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Baltimore, Maryland 21201


This study examines the hypothesis that 6 months of treadmill aerobic exercise training improves fibrinolysis (clot defense mechanism) and vasomotor function in chronic hemiparetic (muscular weakness or partial paralysis restricted to one side of the body) stroke patients compared to a control intervention, and that these changes are associated with reduced plasma insulin levels and improved insulin sensitivity / glucose metabolism in this population.

Study summary:

Stroke is the leading cause of disability and third leading cause of death in the United States. Each year approximately 750,000 individuals suffer a stroke, after which they remain at high risk for recurrent stroke and cardiovascular events. Incidence of stroke nearly doubles with each successive decade in older adults, with about 90% of strokes occurring in individuals over 55 years of age. Following stroke, physical inactivity in advancing age increases the incidence of elevated insulin levels and the insulin resistance syndrome, which are powerful factors that heighten risk for recurrent stroke and myocardial infarction (MI) by impairing fibrinolysis and vasomotor reactivity. Currently, prevention of recurrent stroke and MI depends on best medical management, including antiplatelet therapy, which has limited efficacy. Though aerobic exercise training (AEX) has been shown to improve insulin-glucose metabolism, fibrinolysis profiles, and vasomotor reactivity in healthy elderly and type 2 diabetics, there are no data on the effects of AEX on insulin sensitivity and related vascular endothelial cell function in the chronic hemiparetic stroke population. This trial addresses a significant public health gap, in that aerobic exercise rehabilitation therapy has never been systematically studied as a means to improve cardiovascular health profiles in this population.


Inclusion Criteria: - Ischemic Stroke greater than 6 months prior in men or women ages 40-85 - Residual hemiparetic gait deficits - Already completed all conventional inpatient and outpatient physical therapy - Adequate language and neurocognitive function to participate in exercise testing and training Exclusion Criteria: - Already performing greater than 20 minutes aerobic exercise 3 times per week - All insulin dependent diabetics; non-insulin dependent diabetics with fasting glucose greater than 180 mg/dl - Alcohol consumption greater than 2oz. liquor or equivalent per day - Cardiac history of: (a) unstable angina, (b) recent (less than 3 months) myocardial infarction, (c) symptomatic congestive heart failure, (d) hemodynamically significant valvular dysfunction - Medical History of: (a) recent (less than 3 months) hospitalization for severe medical disease, (b) PAOD (Peripheral Arterial Obstructive Disease) with claudication, (c) orthopedic or chronic pain condition restricting exercise, (d) pulmonary or renal failure, (e) active cancer, (f) poorly controlled hypertension (greater than 160/100) (g) Anemia defined by hematocrit less than 30 - Neurological History of: (a) dementia with Mini-Mental Status Score less than 23 (less than 17 if education level at or below 8th grade), and diagnostic confirmation by neurologist or geropsychiatrist, (b) severe receptive or global aphasia which confounds testing and training, operationally defined as unable to follow 2 point commands, (c) hemiparetic gait from prior stroke preceding the index stroke defining eligibility, (d) non-stroke neurological disorder restricting exercise (e.g. Parkinson's Syndrome), (e) untreated major depression - Pregnancy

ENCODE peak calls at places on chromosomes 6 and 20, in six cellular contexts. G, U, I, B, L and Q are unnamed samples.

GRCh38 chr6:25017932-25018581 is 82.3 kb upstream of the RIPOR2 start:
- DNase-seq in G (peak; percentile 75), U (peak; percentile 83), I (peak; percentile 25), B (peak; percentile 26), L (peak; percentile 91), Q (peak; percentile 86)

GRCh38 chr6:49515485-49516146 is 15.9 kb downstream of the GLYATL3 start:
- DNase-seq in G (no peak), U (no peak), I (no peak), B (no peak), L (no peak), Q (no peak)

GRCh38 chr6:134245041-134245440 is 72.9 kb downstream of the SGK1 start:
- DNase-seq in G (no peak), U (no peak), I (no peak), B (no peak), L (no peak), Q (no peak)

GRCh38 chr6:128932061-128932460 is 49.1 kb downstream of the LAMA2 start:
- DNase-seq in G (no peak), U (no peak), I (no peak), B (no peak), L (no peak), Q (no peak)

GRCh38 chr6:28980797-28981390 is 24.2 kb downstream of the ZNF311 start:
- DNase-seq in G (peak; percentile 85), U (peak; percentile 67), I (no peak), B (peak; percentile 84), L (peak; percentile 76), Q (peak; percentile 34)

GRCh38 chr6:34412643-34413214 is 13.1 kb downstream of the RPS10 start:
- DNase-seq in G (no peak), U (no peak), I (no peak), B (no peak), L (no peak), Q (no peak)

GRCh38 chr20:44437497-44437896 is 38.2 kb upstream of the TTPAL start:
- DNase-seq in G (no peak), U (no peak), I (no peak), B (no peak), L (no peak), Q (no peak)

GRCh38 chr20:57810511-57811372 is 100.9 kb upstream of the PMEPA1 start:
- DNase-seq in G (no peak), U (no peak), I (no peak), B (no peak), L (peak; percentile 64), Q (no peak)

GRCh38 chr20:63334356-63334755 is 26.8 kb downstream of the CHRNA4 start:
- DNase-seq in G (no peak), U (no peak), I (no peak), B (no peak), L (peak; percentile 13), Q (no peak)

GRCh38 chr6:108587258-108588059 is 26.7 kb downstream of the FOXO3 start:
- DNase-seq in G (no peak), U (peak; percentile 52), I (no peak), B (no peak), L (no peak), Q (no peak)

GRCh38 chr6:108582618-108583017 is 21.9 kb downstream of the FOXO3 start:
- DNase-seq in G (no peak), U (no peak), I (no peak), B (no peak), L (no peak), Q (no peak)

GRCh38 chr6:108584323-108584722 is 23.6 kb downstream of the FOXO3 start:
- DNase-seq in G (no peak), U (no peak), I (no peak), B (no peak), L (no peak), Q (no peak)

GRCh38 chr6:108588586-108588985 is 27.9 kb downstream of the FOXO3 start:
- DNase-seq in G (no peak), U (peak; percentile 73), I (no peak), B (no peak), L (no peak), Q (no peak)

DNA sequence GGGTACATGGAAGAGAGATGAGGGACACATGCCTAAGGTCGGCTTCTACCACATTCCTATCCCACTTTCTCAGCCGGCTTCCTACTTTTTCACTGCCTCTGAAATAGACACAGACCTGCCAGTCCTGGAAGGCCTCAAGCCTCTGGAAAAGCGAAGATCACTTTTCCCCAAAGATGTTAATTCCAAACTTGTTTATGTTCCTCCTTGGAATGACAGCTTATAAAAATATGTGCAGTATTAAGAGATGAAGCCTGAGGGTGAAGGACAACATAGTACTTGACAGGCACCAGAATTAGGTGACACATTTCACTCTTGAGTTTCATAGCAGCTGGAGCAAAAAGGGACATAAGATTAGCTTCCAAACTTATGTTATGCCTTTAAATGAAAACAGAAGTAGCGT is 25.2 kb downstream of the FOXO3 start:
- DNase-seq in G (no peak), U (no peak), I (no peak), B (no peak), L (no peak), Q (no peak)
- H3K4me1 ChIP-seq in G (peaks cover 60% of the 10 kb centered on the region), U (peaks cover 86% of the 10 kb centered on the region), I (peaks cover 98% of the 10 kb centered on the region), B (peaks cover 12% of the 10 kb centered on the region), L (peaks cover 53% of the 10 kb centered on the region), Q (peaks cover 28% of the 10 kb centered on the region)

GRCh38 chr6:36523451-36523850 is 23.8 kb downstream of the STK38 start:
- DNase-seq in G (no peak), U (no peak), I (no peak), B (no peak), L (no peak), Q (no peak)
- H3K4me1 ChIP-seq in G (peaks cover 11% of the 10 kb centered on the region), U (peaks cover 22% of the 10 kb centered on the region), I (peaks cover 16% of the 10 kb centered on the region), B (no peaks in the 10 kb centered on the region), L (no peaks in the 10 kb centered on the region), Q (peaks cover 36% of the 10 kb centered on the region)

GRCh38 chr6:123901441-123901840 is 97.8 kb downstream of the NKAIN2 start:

Primary Contact:

Principal Investigator
Frederick M. Ivey, PhD
University of Maryland

Backup Contact:


Location Contact:

Baltimore, Maryland 21201
United States

There is no listed contact information for this specific location.

Site Status: N/A

Data Source: ClinicalTrials.gov

Date Processed: February 04, 2019

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